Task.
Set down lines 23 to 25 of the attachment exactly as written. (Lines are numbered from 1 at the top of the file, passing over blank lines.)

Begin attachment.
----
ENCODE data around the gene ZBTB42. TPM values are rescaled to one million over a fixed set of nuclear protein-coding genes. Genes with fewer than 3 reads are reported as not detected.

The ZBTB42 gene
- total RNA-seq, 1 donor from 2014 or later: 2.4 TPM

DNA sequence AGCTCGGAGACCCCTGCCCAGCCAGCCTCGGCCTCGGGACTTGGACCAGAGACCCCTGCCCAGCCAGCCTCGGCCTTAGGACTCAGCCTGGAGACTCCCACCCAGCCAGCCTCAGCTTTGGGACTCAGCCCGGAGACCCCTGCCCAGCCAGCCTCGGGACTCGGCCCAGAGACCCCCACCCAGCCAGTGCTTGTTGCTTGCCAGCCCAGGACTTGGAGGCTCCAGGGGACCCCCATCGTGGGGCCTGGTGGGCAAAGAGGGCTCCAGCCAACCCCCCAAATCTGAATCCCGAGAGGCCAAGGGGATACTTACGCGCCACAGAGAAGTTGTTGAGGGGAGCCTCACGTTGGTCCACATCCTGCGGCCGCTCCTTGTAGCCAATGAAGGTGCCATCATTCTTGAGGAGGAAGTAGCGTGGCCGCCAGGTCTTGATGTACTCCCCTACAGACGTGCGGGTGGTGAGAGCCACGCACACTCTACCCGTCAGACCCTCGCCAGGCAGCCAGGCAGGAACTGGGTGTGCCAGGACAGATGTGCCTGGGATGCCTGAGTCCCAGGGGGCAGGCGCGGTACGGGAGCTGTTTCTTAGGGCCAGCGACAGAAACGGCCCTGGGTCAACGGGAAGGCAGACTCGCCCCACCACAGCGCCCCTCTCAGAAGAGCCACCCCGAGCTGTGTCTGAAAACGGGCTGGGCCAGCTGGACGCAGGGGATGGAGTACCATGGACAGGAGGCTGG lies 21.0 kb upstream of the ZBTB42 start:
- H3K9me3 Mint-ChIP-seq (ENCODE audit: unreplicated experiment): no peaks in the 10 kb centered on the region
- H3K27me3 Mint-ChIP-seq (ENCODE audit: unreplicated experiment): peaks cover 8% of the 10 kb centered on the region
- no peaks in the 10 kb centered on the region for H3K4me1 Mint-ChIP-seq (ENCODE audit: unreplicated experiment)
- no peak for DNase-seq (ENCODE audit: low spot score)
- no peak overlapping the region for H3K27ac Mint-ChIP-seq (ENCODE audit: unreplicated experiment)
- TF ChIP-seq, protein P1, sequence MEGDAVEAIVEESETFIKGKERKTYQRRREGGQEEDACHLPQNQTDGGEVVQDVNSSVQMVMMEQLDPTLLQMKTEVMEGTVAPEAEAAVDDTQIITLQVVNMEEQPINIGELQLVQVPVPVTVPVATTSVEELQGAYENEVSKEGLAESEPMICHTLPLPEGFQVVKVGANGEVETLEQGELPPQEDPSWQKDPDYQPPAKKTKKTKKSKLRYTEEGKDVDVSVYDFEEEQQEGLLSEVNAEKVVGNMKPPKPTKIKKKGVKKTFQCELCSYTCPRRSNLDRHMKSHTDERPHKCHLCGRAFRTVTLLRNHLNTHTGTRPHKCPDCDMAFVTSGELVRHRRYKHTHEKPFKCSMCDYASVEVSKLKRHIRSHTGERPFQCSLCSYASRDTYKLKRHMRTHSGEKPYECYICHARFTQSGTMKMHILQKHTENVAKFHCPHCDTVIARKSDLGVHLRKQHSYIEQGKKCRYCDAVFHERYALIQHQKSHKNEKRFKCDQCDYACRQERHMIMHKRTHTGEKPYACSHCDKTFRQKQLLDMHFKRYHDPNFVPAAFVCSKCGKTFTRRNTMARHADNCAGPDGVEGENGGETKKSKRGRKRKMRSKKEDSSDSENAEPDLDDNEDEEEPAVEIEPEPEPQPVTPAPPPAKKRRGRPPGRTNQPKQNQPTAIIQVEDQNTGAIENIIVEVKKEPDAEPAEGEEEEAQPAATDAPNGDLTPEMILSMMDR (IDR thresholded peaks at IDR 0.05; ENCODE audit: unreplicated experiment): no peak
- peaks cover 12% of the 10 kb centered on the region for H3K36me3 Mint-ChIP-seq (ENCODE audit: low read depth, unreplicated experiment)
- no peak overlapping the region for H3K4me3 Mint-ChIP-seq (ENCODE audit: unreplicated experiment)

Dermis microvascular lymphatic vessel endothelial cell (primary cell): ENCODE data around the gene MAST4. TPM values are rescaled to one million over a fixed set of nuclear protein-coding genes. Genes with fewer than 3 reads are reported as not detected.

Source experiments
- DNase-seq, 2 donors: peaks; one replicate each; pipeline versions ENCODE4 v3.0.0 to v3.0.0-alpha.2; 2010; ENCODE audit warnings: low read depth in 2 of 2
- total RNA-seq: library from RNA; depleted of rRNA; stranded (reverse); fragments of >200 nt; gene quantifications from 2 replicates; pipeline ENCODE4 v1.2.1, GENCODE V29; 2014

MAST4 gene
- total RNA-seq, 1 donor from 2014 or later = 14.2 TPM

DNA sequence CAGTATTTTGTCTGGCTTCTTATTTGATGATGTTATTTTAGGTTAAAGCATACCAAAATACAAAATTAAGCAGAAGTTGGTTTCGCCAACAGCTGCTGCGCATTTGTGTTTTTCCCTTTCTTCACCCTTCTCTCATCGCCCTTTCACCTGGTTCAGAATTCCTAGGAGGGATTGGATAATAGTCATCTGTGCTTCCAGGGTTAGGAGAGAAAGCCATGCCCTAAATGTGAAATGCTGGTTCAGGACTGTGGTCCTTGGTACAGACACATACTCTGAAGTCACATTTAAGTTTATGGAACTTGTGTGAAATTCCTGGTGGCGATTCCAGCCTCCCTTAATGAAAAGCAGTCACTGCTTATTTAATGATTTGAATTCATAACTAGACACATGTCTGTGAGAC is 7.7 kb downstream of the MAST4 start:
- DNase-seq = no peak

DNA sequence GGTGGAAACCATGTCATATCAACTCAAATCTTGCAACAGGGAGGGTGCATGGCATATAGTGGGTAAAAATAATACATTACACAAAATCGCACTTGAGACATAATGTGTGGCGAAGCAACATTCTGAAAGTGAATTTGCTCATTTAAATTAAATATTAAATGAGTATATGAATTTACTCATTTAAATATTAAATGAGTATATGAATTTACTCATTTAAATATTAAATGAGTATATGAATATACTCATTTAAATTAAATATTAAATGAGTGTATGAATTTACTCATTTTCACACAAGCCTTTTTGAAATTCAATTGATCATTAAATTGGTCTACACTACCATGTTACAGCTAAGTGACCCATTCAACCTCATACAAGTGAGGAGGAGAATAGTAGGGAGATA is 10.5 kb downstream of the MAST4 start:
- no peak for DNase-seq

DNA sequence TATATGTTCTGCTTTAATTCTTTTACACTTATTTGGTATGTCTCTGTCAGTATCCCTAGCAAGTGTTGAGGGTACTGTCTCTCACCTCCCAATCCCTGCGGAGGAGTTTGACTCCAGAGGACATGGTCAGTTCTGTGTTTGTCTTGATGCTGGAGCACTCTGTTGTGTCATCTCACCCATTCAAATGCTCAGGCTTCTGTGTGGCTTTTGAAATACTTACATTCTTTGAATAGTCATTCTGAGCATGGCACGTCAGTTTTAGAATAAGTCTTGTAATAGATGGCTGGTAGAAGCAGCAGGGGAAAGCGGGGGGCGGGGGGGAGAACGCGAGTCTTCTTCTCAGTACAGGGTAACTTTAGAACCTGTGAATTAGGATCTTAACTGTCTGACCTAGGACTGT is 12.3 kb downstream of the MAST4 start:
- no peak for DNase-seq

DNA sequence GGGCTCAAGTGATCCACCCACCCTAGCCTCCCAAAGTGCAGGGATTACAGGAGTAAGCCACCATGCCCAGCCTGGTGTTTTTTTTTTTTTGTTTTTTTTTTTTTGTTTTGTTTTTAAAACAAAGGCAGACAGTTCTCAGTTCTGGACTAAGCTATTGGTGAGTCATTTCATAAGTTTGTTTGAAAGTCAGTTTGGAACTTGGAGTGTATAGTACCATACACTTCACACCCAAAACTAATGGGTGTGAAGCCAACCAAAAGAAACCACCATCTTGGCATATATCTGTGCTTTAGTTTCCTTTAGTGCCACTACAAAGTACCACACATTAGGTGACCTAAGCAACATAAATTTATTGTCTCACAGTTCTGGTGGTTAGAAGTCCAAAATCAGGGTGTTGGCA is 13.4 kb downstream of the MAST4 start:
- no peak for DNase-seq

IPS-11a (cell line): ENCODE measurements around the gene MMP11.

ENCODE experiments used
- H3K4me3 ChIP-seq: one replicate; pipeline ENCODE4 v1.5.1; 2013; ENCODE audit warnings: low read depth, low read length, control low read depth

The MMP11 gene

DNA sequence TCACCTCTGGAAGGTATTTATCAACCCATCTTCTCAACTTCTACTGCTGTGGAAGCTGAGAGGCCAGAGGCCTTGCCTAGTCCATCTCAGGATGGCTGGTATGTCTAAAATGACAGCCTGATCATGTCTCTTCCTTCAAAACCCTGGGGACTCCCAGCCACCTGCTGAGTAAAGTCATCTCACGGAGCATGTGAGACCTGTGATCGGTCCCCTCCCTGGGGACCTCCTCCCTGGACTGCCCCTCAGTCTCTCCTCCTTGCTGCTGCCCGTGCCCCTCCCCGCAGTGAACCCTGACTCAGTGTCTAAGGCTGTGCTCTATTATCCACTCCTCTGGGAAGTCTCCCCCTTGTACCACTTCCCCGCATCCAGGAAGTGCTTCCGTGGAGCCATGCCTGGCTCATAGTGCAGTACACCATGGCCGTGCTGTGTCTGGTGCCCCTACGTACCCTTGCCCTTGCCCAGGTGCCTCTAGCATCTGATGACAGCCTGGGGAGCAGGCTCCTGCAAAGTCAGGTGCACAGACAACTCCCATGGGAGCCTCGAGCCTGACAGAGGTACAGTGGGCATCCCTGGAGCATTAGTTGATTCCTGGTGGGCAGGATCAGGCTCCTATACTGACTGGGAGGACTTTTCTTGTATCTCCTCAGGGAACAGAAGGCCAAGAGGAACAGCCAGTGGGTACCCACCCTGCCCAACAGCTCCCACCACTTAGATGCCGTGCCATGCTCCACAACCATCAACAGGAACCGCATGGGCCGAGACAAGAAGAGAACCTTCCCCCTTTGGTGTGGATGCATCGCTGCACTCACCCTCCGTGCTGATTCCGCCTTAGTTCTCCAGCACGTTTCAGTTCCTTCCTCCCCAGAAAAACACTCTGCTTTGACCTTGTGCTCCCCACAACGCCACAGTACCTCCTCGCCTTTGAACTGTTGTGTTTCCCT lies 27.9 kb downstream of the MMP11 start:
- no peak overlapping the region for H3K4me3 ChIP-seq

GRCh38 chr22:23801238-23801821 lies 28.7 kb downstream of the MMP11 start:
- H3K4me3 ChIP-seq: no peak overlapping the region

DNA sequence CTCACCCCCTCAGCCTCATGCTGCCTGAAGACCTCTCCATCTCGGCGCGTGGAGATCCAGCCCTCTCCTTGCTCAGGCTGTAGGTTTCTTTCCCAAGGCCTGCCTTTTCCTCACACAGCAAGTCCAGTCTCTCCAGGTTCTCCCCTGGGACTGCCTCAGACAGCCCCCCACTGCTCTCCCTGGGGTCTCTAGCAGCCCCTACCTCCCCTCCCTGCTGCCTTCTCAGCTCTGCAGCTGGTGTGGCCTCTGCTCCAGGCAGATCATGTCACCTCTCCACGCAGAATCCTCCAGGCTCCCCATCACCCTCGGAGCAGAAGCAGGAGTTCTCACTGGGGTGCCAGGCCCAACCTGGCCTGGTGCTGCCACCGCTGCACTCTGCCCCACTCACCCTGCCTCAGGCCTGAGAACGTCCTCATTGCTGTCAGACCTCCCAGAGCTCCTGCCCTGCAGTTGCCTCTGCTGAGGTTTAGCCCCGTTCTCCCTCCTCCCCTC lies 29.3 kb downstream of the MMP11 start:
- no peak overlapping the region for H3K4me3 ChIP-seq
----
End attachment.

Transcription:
DNA sequence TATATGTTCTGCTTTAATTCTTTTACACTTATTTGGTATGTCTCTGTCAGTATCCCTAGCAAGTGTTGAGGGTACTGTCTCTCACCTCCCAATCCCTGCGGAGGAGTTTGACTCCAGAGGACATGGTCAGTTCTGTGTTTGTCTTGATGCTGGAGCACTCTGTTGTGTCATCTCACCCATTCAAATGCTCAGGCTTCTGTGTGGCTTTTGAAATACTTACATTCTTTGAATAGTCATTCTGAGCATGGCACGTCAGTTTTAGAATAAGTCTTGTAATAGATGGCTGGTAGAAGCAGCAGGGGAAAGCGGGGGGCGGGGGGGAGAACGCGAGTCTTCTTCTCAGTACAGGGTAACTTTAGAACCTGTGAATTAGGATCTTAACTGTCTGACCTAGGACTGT is 12.3 kb downstream of the MAST4 start:
- no peak for DNase-seq

DNA sequence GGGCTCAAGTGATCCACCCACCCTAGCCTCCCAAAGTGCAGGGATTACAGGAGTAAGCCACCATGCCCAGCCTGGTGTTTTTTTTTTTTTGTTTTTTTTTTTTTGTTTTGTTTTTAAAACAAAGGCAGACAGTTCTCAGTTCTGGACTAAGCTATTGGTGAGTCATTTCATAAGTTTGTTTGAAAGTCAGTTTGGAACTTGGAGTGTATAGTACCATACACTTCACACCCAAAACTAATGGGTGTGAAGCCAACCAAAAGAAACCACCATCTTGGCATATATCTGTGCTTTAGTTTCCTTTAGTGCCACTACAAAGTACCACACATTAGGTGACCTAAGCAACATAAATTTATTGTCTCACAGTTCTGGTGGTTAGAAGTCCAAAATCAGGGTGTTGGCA is 13.4 kb downstream of the MAST4 start: